Tarragon – The French Estragon
Tarragon is of the Asteracaea family also known as the daisy family, with botanical name Artemisia dracunculus also called French or true. The leaves are smooth, glossy, dark green long narrow leaves that shoot from opposite sides of wiry stalks. The plant has small yellowish buds that rarely develop into flowers. The French variety of the plant is loved by cooks because of its licorice-anise aroma.
There is a Spanish or Mexican variety of the plant which often is confused with the French variety. The Spanish form, known as the winter form of the herb actually bears bright yellow flowers, has sturdy, neat looking firm dark green leaves and a strong, spicy aroma similar to the French variety and is often sold to the unwary buyer as the French herb.
In addition, there is a Russian variety of the herb which grows taller and has paler, larger indented leaves with seed bearing flowers, but without the pungency or fragrance of the French variety.
The French herb is native to the Mediterranean and the Russian herb is native to Siberia.
The earliest history of the herb tarragon is recorded by a 13th century Arab physician named Ibn Baithar, claimed that the herb was effective if chewed before taking medicine in dulling the unpleasant taste of medicine. The herb was introduced to England in 1548 and to the United States by 1806.
The herb gets its name from the way its root system is coiled like a serpent ready to strike, thus the name estragon in French meaning little dragon and tarkhun in Arabic for dragon.
The French herb is not easy to purchase due to lack of availability, so buyers should be cautious, because if there is no obvious anise aroma and no tangy taste then it is probably the Russian herb, and the massive amounts of yellow flowers are an obvious sign that it isn’t the French variety since the French herb rarely blooms. The fresh herb will last for a few days in water.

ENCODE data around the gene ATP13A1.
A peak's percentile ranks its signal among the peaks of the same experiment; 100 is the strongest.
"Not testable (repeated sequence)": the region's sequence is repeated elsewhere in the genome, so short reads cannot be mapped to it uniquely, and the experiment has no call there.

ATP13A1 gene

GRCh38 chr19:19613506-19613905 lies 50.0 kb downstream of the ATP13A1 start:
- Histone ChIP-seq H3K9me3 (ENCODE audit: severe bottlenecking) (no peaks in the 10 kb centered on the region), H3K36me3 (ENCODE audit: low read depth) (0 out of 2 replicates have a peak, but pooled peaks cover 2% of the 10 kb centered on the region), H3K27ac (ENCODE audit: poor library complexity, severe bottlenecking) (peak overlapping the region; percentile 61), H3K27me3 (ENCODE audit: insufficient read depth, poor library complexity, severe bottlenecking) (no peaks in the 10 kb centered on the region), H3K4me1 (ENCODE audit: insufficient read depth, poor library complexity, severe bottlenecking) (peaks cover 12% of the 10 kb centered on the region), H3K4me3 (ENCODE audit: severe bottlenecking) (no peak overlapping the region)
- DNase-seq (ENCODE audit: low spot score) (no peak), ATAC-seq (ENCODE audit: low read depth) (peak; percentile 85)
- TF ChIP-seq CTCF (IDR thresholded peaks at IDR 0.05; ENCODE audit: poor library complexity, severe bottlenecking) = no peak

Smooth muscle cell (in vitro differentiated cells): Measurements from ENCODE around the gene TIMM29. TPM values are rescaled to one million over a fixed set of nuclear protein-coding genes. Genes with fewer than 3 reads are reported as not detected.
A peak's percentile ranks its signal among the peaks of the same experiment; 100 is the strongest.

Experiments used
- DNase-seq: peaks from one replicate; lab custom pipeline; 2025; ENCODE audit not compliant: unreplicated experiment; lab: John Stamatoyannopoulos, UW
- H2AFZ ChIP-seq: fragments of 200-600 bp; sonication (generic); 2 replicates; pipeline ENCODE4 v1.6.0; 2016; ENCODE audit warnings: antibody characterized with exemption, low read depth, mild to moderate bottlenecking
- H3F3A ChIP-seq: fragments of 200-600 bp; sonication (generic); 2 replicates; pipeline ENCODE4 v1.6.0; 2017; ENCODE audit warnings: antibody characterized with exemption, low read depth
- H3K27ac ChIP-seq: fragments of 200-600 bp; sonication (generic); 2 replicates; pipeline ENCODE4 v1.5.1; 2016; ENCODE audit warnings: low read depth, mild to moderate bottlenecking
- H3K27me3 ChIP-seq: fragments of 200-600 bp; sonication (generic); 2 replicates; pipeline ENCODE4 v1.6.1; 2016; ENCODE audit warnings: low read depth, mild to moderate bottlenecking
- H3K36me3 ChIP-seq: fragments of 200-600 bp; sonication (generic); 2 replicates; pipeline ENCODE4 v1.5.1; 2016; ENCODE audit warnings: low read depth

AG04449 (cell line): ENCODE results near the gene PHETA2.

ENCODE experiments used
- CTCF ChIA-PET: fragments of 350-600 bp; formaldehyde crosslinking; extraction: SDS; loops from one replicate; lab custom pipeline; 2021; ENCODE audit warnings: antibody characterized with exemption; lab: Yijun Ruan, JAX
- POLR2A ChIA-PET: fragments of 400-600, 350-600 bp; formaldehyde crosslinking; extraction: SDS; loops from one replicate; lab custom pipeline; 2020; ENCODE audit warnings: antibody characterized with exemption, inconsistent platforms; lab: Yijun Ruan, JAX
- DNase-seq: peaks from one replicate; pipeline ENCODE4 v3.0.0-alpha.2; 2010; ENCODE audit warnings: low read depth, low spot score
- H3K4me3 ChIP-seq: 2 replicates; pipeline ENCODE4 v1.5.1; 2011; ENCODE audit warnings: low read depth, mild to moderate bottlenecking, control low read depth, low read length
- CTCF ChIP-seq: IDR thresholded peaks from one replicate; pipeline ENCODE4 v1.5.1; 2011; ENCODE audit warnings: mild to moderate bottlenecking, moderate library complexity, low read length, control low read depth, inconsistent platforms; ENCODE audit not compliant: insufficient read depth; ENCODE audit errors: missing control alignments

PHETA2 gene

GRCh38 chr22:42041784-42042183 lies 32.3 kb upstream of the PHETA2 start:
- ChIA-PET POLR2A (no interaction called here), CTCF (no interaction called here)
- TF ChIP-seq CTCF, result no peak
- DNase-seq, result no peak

Dried tarragon is readily available and should have the anise aroma and tangy taste; the leaves should be dark green not dark brown. The dried herb should be stored in an airtight packet, shielded from light and extremes of heat and humidity.
The French really love the herb and use it extensively in French cuisine, especially sauces such as Béarnaise. The herb also complements fish and shellfish, chicken, turkey, game, veal, and most egg dishes. The herb also goes well with vegetables such as asparagus, cauliflower, carrot, mushroom, and tomatoes.
For additional information about tarragon click on the link to Wikipedia.org
For some great sections on herbs and spices some great references are:
• The Spice and Herb Bible – Second Edition by Ian Hemphill with recipes by Kate Hemphill
• The Food Encyclopedia by Jacques L. Rolland and Carol Sherman with other contributors
• Field Guide to Herbs & Spices by Aliza Green
• The Contemporary Encyclopedia of Herbs & Spices – Seasonings For The Global Kitchen by Tony Hill
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